The problem: The recession has made jobs for new nursing graduates in some areas of the country harder to find. But the current nursing workforce dynamics are temporary phenomena that create the false impression that the nursing shortage has been solved when this economic downturn may, in fact, end up making it worse in the long run.
Background: Brenda Cleary, Ph.D., R.N., F.A.A.N., took an early interest in caregiving as a child in a small town in the rural Midwest. As a young girl, she toted around a pretend doctor’s kit and cared for unsuspecting playmates. Later on, she looked after a grandfather with multiple chronic conditions and tended to an elderly neighbor after school.
Cleary cultivated her blossoming passion for caregiving as a student at the University of Indiana, where she earned a bachelor’s degree in nursing in 1973 and a master’s in 1980. Nine years later she graduated from the University of Texas with a doctorate and became a tenured professor and nursing school dean.
It was as a nurse educator that Cleary learned first hand about the cyclical ebbs and flows in the nursing workforce. But she didn’t fully appreciate the magnitude of the coming shortage until she took a position in 1994 as executive director of the North Carolina Center for Nursing in Raleigh, N.C., an agency that monitored the supply and demand for nurses in the state. As head of the agency, Cleary picked up on early signals that the next nursing shortage would be far more severe thanks to the simultaneous aging of the general population and the nursing workforce. Demand, in other words, was projected to skyrocket, while the supply of nurses was on track to plummet. “It was the perfect storm,” she says. “And it wasn’t going to be solved by wage increases or simply producing the number of new nurses that we had in the past.”
Cleary began to sound the alarm in the 1990s, assembling state and national workforce data on the coming shortage, devising ways to educate health care professionals, policy-makers and the public about the problem, and chairing the national steering committee of the forum of state nursing workforce centers. She developed a reputation as an expert in nursing workforce issues, which led to her current position as director of the Center to Champion Nursing in America (CCNA), a joint initiative of the Robert Wood Johnson Foundation (RWJF), AARP and the AARP Foundation. This Washington, D.C.-based advocacy group works to ensure that the supply of nurses meets demand.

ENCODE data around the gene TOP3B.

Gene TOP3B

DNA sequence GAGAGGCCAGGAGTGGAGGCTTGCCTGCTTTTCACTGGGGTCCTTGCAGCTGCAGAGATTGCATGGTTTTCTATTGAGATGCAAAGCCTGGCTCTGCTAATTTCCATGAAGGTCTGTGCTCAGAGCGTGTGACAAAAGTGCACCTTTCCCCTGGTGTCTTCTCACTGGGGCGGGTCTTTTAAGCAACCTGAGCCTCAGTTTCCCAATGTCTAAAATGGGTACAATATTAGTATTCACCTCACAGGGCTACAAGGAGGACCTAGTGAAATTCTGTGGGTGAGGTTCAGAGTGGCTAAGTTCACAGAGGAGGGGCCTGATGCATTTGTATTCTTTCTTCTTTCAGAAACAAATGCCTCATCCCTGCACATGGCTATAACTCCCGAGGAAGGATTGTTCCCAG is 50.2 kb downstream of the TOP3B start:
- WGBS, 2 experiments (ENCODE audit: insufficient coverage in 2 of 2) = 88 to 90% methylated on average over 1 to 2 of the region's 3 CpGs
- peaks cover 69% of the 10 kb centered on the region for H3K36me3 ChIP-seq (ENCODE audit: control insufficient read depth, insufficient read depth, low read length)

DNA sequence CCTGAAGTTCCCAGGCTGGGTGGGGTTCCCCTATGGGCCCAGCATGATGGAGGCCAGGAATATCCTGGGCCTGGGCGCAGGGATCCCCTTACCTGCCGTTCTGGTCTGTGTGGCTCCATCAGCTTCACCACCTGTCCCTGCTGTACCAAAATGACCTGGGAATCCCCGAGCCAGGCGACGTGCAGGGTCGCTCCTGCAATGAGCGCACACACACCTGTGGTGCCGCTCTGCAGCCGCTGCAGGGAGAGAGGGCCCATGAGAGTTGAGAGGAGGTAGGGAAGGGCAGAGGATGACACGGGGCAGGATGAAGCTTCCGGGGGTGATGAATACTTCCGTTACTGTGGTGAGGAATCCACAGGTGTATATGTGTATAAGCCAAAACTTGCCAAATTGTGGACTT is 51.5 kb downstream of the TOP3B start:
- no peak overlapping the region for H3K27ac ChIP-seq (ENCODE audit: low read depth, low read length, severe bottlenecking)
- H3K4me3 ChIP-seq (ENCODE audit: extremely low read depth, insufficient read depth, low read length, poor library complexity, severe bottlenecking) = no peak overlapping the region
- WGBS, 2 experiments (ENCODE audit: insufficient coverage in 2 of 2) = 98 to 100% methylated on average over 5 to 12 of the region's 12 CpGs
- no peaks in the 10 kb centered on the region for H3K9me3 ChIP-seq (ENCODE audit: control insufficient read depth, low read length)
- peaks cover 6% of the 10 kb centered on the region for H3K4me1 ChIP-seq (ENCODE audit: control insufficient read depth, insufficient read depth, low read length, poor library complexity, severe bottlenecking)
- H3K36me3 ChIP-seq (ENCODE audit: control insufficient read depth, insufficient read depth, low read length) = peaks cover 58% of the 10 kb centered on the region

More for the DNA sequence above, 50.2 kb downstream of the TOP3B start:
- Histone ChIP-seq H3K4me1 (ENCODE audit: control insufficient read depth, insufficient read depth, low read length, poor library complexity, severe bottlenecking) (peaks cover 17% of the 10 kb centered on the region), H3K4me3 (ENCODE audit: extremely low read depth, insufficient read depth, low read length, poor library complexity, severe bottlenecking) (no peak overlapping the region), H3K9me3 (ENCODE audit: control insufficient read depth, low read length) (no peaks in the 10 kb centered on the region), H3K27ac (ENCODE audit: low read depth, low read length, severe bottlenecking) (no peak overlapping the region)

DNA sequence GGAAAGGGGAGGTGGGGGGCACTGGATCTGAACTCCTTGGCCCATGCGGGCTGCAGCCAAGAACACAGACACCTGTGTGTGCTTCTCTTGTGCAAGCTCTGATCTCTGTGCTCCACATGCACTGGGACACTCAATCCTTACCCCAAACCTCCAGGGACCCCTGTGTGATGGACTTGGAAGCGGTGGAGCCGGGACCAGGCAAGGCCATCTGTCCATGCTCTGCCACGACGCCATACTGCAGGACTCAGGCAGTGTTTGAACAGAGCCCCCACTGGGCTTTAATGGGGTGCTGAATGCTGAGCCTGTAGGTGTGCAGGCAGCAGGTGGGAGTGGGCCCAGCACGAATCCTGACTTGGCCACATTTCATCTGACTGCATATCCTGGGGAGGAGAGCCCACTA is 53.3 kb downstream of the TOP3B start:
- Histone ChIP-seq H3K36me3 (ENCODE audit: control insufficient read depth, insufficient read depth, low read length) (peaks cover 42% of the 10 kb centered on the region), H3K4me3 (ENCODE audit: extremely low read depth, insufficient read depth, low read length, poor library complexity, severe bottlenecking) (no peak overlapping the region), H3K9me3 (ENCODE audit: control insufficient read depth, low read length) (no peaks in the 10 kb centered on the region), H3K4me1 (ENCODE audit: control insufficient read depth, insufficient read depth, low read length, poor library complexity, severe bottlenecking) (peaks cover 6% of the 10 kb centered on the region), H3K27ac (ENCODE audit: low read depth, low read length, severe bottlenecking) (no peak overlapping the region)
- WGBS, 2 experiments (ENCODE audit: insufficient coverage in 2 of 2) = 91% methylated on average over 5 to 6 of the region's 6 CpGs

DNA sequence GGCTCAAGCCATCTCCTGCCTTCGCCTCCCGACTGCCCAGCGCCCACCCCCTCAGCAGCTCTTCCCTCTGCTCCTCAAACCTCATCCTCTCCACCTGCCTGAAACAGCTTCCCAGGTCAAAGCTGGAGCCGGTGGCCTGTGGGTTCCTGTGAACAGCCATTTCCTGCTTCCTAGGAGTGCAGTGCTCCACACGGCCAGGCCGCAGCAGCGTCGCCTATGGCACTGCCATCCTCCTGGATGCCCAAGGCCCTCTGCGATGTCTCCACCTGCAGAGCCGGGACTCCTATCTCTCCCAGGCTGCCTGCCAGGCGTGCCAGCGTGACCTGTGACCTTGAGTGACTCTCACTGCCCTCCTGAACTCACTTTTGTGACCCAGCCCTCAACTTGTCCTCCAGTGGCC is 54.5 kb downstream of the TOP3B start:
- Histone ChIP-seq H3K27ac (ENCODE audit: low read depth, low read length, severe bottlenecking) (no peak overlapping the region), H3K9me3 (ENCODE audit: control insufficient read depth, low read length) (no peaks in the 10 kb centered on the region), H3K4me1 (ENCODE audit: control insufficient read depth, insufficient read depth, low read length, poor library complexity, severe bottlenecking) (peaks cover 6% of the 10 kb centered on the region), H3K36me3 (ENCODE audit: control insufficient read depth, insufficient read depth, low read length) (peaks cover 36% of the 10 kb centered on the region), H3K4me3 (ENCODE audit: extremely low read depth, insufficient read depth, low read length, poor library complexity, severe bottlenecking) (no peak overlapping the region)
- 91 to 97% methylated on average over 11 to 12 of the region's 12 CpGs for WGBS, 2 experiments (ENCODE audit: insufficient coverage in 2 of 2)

As the center’s director, Cleary has devoted countless hours to getting the message out about the severity of the nursing crisis and the urgent need to take steps to avert it. But the recession has at times undercut Cleary’s message: These days, the news media are trumpeting stories about nursing graduates who are unable to find jobs, causing some to conclude that the nursing shortage has been resolved.
Nursing jobs, of course, are harder to find these days. Part-time nurses are picking up more hours to compensate for lost income from a laid-off spouse or a shrinking retirement account, and nurses are staying in the workforce past the traditional retirement age. New nursing graduates are having a particularly tough time finding work in some parts of the country because they require more extensive mentoring than experienced nurses. And that phenomenon has led to a number of stories about nursing school graduates—once thought to be holding degrees worth their weight in gold—who can’t find work.